One of the most important, and selfish reasons we should care about whales is planet health. Their diet, habitat, and behavior are all affected by human actions.  We are affecting them through the things we do to our planet. Whales are a direct indicator of marine and planet health. We need to learn from the whales and realize that if we pollute this earth the whales will not only be affected but all mammals, yes, even humans.
Killer whales can be regarded as indicators of the health of our marine environment. The high levels of contaminants are very alarming and clearly show that the arctic seas are not as clean as they should be, which particularly affects animals at the top of the food chain (Killer Whales Toxic 1)
Whales are at the top of the food chain and if they become extinct the entirety of ocean life will be thrown out of order and it will be getting too late to help ourselves by saving the planet.
                We should care about whales, because it is cruel to trap them and cruel to pollute their home.  On top of that it would alter the food chain and create an imbalance in the ocean ecosystem. If one mammal cannot survive who is to say that other mammals will not soon suffer the effects of pollution.  There is a lot we can do but it has to be systematically done and implemented.  We need to take care of our planet not just for whales but for our future generations.  It starts with helping the whales and we can learn from that.  When we find ways to create a better environment for whales we will find ways to help create a better environment for all mammals.
We’re all mammals. There’s no difference between us. We don’t have any rights to pollute their living environment and bodies. When we destroy their environment, we destroy our environment too. Once contaminants arrive in marine water, they aren’t easily washed out to sea. Most contaminants tend to sink to the bottom and to stay in one place. Every marine creature assimilates contaminants through the food they eat. But, among sea creatures, whales and other top carnivores tend to have much higher levels of pollutants than other organisms.
We eat fish like whales do. Polluted fish has always been notified as news on T.V, so people can avoid eating them. But, what about the whales? People have not notified about dangerous fish to the whales. We don’t have any ways to notify it for the whales, so they have kept eating toxic fish, and they have eroded. And their ecological system has changed badly, every day. The whole environmental destruction is entirely caused by artificial creation. Human beings have manufactured weapons from natural resources, and have reduced them to nature. It is a reduction, namely destruction. We live together on the same field, the earth. But human beings have tried to warp a perfect circle of lives. We need to do something for nature, because it is for us.
Actions for the Future
It’s time we take a stand; we need to stop the damages being done to the orcas. We need to put an end to capturing orcas because we are threatening their livelihood and chance at survival as a species. We also need to consider the other issues we’re causing: no more over-fishing, no more daming wild salmon—whale’s natural food supply, no more pollution, and no more ferries full of “whale watchers”. We are intruding on the homes of orcas. It’s time we defend these incredible creatures—before they become extinct by our hands.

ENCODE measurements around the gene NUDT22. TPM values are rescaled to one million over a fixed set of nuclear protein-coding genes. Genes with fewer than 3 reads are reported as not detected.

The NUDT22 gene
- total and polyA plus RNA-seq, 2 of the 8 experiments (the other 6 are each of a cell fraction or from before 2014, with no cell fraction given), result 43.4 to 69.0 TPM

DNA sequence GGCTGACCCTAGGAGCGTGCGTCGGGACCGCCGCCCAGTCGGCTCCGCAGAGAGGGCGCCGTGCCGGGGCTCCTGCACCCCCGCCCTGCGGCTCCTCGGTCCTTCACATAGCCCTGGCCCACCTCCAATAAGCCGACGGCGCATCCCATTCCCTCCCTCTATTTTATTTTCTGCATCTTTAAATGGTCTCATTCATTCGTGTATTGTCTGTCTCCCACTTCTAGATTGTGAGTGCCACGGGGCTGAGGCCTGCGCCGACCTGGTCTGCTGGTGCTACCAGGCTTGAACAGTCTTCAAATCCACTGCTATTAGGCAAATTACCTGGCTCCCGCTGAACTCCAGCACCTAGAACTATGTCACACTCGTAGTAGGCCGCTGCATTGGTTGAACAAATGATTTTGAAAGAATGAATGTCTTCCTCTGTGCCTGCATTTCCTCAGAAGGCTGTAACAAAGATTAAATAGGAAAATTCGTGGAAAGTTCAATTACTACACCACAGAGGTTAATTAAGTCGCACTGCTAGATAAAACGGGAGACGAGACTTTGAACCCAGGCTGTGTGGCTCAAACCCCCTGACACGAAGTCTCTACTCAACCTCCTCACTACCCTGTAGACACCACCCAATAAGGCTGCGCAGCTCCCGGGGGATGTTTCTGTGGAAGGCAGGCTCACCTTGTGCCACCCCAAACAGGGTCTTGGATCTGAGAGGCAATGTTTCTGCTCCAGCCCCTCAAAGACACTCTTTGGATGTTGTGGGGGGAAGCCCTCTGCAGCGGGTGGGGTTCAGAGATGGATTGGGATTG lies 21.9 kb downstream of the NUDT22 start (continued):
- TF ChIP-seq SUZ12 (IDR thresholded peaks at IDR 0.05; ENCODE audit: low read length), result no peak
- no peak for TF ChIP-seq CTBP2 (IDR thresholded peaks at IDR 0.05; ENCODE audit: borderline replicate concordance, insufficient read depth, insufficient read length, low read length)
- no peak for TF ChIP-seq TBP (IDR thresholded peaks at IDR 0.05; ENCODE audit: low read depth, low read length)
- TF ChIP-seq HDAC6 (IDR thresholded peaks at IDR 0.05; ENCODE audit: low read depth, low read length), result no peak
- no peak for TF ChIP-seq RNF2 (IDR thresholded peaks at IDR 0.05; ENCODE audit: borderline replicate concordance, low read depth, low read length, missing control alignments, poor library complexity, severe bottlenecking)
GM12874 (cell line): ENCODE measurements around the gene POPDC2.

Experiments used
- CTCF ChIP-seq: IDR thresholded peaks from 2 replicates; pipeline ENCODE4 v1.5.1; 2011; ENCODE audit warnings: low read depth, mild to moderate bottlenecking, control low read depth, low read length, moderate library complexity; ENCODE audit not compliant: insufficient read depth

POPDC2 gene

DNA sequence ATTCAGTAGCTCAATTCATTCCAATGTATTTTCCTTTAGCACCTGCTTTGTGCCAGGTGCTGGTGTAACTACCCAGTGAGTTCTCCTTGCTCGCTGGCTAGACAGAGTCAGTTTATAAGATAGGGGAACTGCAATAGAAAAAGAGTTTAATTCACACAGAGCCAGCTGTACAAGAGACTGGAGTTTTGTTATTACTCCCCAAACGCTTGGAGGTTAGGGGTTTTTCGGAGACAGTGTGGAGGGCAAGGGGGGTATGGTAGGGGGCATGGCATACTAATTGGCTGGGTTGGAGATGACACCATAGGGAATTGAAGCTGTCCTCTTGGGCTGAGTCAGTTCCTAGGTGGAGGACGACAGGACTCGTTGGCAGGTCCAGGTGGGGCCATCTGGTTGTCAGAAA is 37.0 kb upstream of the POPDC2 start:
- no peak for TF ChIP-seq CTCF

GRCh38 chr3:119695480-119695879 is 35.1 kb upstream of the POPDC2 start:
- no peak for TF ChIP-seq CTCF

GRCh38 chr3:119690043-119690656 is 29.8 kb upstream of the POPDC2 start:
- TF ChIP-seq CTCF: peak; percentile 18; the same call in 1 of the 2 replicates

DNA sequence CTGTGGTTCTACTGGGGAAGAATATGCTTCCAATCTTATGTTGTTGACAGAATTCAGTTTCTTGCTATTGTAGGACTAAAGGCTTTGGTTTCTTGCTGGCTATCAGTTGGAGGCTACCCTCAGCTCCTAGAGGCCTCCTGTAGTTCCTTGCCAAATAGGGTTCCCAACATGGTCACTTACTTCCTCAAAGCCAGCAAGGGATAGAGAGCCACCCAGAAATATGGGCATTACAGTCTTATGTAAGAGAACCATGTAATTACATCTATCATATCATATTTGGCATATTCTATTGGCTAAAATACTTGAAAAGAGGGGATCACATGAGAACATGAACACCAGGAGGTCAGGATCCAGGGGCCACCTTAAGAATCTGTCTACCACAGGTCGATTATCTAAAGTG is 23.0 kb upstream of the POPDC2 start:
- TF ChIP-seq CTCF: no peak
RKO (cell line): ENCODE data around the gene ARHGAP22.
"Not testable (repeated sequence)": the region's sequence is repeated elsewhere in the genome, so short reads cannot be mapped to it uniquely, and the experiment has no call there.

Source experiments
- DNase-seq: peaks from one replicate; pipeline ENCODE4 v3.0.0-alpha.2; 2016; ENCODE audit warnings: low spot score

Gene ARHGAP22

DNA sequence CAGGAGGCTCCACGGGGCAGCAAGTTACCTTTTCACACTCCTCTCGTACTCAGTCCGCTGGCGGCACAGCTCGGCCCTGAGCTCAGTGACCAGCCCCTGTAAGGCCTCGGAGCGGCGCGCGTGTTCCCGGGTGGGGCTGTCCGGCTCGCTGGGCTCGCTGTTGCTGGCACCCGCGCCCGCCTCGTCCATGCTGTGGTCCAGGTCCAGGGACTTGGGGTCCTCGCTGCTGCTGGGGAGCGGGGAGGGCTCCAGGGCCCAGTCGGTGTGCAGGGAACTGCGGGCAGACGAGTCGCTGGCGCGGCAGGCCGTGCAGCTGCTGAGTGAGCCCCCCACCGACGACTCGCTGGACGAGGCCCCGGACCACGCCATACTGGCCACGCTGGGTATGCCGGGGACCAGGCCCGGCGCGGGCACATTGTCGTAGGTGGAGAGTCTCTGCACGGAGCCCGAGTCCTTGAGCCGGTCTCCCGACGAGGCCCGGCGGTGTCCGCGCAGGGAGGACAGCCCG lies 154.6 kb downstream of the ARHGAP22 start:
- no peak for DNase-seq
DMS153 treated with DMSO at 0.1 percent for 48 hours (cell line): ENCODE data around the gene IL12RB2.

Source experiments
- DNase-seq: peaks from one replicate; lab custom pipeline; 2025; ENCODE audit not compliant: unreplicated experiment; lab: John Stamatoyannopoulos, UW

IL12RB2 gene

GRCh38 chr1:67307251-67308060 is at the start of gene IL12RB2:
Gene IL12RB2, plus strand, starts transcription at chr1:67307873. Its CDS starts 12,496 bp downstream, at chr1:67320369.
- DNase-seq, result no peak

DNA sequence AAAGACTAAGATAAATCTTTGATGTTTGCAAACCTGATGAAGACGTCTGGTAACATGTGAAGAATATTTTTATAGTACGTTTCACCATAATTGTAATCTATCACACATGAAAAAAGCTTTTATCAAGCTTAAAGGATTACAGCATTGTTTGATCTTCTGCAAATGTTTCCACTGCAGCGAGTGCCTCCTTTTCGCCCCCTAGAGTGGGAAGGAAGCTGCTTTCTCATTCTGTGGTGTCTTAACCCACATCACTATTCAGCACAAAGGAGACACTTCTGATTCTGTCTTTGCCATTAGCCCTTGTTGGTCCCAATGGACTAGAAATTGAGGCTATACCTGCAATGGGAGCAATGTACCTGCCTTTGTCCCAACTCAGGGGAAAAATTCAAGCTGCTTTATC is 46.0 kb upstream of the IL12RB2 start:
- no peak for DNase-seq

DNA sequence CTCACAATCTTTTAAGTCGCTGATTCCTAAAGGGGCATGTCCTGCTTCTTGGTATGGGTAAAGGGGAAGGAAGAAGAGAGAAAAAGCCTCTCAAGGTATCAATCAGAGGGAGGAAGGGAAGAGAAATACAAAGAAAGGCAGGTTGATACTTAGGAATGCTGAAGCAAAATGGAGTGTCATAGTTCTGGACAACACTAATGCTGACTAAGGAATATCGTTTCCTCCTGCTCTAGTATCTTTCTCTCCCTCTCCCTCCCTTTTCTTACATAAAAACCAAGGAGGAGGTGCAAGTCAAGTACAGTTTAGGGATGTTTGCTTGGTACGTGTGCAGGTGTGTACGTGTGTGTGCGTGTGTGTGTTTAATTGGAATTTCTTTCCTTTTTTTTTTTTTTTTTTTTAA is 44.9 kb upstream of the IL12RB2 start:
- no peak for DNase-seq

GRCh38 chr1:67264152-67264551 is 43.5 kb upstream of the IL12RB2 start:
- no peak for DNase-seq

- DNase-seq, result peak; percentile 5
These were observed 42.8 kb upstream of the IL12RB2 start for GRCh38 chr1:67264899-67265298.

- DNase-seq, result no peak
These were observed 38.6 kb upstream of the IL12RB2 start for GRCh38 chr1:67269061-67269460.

Instead of holding the animals in captivity we can develop sea sanctuaries where the whales would be allowed to interact with humans by creating an ocean cove and then the whale would be allowed to live out their lives in a dignified and sustainable manner. The idea is that people should pay to watch a killer whale be a killer whale instead of paying to see a killer whale be a gymnast.
Erica’s article - It is not too late and there is something you can do to help our Orca friends. First minimize plastic bag use, due to the recent findings of plastic resin pellets findings on sandy beaches we know that the pollution exists. A resin pellet is a plastic particle of an industrial raw material that is being transported to a manufacturing site where “user products” (like plastic bags) are being made by re melting and molding into the final product.
                Another way to help is to pair up with and support organizations like The Port Townsend Marine Science Center at Fort Warden State Park. There is also The Orca Project, that raises Orca whale awareness throughout the community. And lastly the Plastics Project, and this organization helps keep beaches and the ocean plastic bag free. By joining with others in the work who have the knowledge to help the Orcas, it could really make a difference.
                Knowledge is a powerful thing, and by educating and informing ourselves on what actions we can take to help the orcas we have the ability to make significant changes. There are a variety of educational programs (for students, and younger children), as well as teacher workshops, and even orca friendly cruises! We can obtain good habits that will not only be good for our future but also for the Orca whales.  Orca whales can teach us a lot about our environment, our family, and our livelihood. We need to learn from them and help save them and at the same time save our planet.  It starts today with every individual making an effort to fix our environmental problems, one plastic bag, one donation, and one less Orca suffering.